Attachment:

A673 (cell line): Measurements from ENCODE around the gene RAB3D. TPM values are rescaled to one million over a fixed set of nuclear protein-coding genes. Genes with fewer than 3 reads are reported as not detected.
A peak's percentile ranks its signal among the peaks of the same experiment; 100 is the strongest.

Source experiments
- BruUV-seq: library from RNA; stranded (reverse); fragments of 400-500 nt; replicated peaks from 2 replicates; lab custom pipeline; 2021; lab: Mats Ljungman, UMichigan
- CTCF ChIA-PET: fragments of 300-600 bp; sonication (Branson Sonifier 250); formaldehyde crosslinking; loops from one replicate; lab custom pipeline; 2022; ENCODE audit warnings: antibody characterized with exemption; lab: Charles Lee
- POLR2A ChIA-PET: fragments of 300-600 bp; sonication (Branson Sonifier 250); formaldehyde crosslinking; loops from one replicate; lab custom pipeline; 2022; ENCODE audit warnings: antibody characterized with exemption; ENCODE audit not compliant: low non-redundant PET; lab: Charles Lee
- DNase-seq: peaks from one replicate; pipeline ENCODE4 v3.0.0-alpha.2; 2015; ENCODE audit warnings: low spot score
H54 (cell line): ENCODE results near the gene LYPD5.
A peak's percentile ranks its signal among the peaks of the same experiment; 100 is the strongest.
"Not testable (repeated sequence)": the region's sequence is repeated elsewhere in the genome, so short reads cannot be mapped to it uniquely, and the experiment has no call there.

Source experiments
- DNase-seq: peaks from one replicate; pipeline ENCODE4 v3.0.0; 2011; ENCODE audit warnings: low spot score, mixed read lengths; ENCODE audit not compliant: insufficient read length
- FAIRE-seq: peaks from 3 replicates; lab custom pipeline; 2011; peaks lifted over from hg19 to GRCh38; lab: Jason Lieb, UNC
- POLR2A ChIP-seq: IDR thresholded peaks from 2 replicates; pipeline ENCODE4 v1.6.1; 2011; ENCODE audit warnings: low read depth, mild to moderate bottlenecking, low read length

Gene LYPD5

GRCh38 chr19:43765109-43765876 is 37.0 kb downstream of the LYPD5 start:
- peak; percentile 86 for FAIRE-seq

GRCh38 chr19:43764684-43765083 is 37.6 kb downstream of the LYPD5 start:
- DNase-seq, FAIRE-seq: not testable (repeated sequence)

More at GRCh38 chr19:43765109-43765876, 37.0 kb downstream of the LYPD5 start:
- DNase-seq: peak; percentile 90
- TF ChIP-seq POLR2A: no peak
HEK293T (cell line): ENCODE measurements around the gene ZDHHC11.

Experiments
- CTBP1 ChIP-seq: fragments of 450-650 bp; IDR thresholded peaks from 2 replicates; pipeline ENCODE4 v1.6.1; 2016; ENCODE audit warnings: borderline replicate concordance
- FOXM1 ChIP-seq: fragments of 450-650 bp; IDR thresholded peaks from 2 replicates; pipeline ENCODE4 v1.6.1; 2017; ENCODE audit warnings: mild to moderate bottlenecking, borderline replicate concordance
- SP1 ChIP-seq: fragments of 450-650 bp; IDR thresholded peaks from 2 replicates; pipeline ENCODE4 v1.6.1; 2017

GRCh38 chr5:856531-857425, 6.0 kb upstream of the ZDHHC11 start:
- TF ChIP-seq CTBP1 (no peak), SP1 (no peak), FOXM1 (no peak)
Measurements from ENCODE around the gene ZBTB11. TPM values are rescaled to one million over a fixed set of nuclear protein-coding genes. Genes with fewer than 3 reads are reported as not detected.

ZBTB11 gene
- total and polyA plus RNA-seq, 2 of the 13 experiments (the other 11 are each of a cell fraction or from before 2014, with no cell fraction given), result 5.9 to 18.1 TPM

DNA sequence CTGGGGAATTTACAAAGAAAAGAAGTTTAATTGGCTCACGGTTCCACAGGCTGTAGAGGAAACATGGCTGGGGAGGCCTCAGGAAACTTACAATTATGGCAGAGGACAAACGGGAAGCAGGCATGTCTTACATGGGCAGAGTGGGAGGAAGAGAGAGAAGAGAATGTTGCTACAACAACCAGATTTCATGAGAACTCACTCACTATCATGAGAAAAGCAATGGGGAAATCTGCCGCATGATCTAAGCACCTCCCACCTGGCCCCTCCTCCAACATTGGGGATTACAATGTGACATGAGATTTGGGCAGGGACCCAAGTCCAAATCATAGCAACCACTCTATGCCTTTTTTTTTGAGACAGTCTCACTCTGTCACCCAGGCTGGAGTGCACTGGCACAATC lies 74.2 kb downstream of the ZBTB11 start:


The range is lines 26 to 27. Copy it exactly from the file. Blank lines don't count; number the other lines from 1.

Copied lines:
- FOXM1 ChIP-seq: fragments of 450-650 bp; IDR thresholded peaks from 2 replicates; pipeline ENCODE4 v1.6.1; 2017; ENCODE audit warnings: mild to moderate bottlenecking, borderline replicate concordance
- SP1 ChIP-seq: fragments of 450-650 bp; IDR thresholded peaks from 2 replicates; pipeline ENCODE4 v1.6.1; 2017